White birch trees (Betula alba) can be a beautiful addition to a landscape. However, and especially in the hot Central Valley, they will frequently suffer the symptoms of heat stress, sometimes incurring severe sunburning of the shoot tips and limbs.
Nematodes—rather than weather—are a prime contributor to the effects of heat stress in birch trees.
We’ve spent many years investigating factors associated with sunburning. In this time, we have found many issues unrelated to weather which inhibit water and mineral uptake. One of the primary culprits is the high susceptibility of these trees to plant-parasitic nematodes. Just a few examples of the species commonly extracted from the roots zone of white birch trees are (common name, species, approximate number of individuals per 250 cubic centimeter):
- Ring nematode – Criconemella xenoplax – 30
- Ring nematode – Criconemella curvata – 40
- Lesion nematode – Pratylenchus vulnus – 30
- Lesion nematode – Pratylenchus penetrans – 30
- Dagger nematode – Xiphinema americanum – 60
- Stubby root nematode – Trichodorus – 60
- Stubby root nematode – Paratrichodorus – 60
- Pin nematode – Pratylenchus – 500
All plant-parasitic species act to debilitate the root system and reduce the water and mineral absorption capacity of the tree. While infested trees may appear healthy during periods of cool temperatures, trees hosting high populations of nematodes will suffer with the onset of hot weather. With the induced water stress, tips of rapidly growing shoots exposed to sunlight will oftentimes incur mild to severe sunburning.
Nematode infestation can set off a chain reaction of infections by other insects and fungi.
Nematode damage can predispose trees to a soilborne pathogen, Verticillium wilt (Verticillium dahliae). This pathogen enters the vascular tissues of the root and moves up the tree, eventually interrupting the flow of water and nutrients. This results in wilting and death of the limb(s) fed by this vascular channel.
Once a tree is under stress, certain aromatic compounds are released from the wood which are attractive to various wood-boring insect pests. Two species commonly found in the white birch are lesser peach tree borer (Synanthedon pictipes), and carpenterworm (Prionoxystus robiniae).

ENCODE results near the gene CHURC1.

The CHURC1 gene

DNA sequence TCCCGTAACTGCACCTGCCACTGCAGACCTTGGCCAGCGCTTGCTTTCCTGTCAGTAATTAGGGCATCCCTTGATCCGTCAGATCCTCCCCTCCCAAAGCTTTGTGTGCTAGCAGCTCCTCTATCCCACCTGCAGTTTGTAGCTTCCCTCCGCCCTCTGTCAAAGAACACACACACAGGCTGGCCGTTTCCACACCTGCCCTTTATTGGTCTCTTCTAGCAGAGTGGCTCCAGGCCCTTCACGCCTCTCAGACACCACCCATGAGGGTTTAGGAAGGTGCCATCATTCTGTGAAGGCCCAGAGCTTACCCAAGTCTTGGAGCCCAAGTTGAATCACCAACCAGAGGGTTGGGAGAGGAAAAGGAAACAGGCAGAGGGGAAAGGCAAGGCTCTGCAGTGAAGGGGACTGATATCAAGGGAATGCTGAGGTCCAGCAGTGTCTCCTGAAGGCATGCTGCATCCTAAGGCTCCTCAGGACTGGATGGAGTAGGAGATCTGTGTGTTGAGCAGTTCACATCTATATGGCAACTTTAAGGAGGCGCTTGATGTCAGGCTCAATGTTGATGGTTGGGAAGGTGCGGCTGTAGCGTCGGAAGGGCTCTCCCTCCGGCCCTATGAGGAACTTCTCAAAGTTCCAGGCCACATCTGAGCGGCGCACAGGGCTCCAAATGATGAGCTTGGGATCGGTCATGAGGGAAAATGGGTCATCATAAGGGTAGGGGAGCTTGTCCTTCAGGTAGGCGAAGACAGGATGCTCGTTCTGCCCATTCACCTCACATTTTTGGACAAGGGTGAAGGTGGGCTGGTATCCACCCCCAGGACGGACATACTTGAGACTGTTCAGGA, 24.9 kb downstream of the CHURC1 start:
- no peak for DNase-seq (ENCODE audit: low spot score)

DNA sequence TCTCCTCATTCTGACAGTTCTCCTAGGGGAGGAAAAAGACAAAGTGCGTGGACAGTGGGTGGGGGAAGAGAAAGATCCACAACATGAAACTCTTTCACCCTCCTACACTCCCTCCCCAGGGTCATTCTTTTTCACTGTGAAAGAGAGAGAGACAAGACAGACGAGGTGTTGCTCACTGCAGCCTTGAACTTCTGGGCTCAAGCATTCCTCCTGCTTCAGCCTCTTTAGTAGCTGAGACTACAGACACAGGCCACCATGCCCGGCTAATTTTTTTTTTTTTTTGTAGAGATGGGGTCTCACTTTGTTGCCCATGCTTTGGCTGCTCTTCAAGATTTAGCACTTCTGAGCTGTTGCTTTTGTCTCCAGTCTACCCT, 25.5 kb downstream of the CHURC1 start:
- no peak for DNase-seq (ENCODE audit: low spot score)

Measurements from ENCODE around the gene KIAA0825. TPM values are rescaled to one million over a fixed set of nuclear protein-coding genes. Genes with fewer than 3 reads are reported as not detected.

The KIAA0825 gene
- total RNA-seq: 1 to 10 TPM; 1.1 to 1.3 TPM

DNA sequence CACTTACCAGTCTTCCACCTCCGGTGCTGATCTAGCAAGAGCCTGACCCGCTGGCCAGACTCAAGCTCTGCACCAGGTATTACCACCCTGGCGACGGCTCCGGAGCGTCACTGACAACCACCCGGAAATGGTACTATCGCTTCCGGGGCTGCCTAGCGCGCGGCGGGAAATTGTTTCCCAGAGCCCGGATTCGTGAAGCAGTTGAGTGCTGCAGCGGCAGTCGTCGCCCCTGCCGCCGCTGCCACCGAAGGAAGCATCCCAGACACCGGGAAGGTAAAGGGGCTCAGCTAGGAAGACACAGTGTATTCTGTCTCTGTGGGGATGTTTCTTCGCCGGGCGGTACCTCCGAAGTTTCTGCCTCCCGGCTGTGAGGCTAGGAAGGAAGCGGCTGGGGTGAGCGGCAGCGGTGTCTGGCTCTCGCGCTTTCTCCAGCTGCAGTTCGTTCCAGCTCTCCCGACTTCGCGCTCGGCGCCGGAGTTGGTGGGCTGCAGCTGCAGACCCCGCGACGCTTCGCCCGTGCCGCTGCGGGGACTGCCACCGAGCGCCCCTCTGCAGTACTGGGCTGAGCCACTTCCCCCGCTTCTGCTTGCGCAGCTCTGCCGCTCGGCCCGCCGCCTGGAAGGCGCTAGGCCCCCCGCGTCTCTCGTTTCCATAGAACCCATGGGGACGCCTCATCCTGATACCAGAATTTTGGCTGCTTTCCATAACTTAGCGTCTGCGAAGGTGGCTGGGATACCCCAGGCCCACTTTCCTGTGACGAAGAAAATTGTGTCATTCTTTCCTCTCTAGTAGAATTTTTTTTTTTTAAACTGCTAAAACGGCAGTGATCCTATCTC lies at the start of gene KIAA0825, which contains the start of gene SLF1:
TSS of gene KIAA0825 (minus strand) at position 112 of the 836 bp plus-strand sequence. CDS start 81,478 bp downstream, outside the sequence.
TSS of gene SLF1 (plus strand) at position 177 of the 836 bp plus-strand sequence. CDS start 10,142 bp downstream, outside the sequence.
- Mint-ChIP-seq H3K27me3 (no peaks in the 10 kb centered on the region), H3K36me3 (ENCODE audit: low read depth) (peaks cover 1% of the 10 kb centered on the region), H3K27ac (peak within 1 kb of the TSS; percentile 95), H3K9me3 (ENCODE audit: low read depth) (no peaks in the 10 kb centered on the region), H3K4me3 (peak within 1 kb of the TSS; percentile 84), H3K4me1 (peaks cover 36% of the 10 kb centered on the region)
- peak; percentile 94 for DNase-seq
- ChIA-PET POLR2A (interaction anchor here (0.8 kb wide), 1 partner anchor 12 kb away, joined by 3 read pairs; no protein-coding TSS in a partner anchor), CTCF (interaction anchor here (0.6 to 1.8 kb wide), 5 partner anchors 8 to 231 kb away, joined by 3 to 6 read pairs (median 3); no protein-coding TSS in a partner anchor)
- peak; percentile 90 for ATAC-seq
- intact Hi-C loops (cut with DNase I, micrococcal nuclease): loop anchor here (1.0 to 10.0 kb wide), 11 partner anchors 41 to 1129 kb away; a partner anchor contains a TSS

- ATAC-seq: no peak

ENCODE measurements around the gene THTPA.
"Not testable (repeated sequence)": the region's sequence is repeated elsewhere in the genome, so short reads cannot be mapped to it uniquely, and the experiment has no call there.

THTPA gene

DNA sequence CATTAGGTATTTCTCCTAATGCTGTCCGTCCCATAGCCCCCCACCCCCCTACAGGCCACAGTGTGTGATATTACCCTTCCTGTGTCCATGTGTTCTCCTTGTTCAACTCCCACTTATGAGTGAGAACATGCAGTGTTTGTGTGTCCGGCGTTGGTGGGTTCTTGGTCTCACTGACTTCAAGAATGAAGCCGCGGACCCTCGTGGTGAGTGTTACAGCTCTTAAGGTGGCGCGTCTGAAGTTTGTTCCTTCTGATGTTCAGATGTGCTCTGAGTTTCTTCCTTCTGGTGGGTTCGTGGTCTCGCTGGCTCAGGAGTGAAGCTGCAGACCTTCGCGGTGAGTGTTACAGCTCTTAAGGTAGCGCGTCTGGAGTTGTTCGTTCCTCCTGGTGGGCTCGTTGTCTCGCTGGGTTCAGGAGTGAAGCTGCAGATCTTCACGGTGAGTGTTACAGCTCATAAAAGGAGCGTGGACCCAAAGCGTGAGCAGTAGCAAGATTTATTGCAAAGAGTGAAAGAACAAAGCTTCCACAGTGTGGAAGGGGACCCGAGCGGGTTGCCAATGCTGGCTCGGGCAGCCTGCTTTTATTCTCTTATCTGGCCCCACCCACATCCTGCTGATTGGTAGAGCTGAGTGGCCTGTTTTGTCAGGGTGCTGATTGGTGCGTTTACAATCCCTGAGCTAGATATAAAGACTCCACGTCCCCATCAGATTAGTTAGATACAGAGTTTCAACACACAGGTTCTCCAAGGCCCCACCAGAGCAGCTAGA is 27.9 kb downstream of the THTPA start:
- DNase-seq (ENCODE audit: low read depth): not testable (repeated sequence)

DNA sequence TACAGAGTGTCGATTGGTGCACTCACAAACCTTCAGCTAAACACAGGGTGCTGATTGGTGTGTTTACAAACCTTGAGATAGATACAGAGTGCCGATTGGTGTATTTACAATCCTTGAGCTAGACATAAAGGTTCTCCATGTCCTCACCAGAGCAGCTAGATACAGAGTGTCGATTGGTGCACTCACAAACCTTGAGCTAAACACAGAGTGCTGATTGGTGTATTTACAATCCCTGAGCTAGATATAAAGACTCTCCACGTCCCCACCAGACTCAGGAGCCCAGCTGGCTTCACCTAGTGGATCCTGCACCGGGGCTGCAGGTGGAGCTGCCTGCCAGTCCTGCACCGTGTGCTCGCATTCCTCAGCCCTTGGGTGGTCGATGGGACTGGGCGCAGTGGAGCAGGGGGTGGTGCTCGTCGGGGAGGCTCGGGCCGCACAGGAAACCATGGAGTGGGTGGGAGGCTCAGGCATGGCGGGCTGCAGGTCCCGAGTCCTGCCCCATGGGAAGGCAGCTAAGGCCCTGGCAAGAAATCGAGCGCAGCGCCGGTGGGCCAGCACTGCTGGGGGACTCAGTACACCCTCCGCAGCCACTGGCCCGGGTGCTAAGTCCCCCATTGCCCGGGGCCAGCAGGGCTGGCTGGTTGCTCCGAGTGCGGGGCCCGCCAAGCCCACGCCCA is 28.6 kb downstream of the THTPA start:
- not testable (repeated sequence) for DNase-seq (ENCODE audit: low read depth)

When limbs are damaged, they become an easy target for opportunistic fungal pathogens, such as Botryosphaeria canker (Botryosphaeria dothidea). Although a relatively weak pathogen, once in the host tissues, the fungus becomes perennial and continues to incite disease in actively growing tissues. Another group of opportunistic pathogens which can invade the damaged tissues are wood-rotting fungi. Wood-rotting fungi can render considerable structural damages to the tree by destroying the integrity of heartwood. The result is a physically weakened tree, incapable of supporting weight or withstanding physical stress.
The primary line of defense against this chain reaction of maladies resides in preventing water stress and resultant sunburn.
This necessitates controlling the ravages of plant-parasitic nematodes. Following is a suggested list of approaches to both preventing and remediating existing maladies.
Malady: Nematode infestation and/or Verticillium Wilt
- Apply a nematicide, such as Enzone. Refer to instructions for recommended rate.
- For root nutrition, apply Synergy, 3 grams per 1000 square feet.
- Move both products into soil with irrigation water.
Malady: Wood Borers
- Apply an insecticide, such as Diazinon. Refer to instructions for recommended rate.
- Then apply a spreader, such as Break-Thru, at a rate of 2 ounces per 25 grams. Apply using a hand gun to spray open galleries to drenching.
Malady: Botryosphaeria Canker
- Prune out affected wood.
- Coat with Daconil 2787 at a rate of 3 ounces per 5 grams. Recoat prior to rains.
Malady: Wood Rot
- Coat wood with white latex paint.
- Add 4 tablespoons of Daconil 2787 per 1 gallon of paint.
- Paint wounds before wood rot enters. This includes wood borer galleries, Botryosphaeria canker sites, and sunburn wounds.
- If painting is impractical, dilute paint/Daconil mix with 2 gallons of water (i.e. 2:1 water:latex).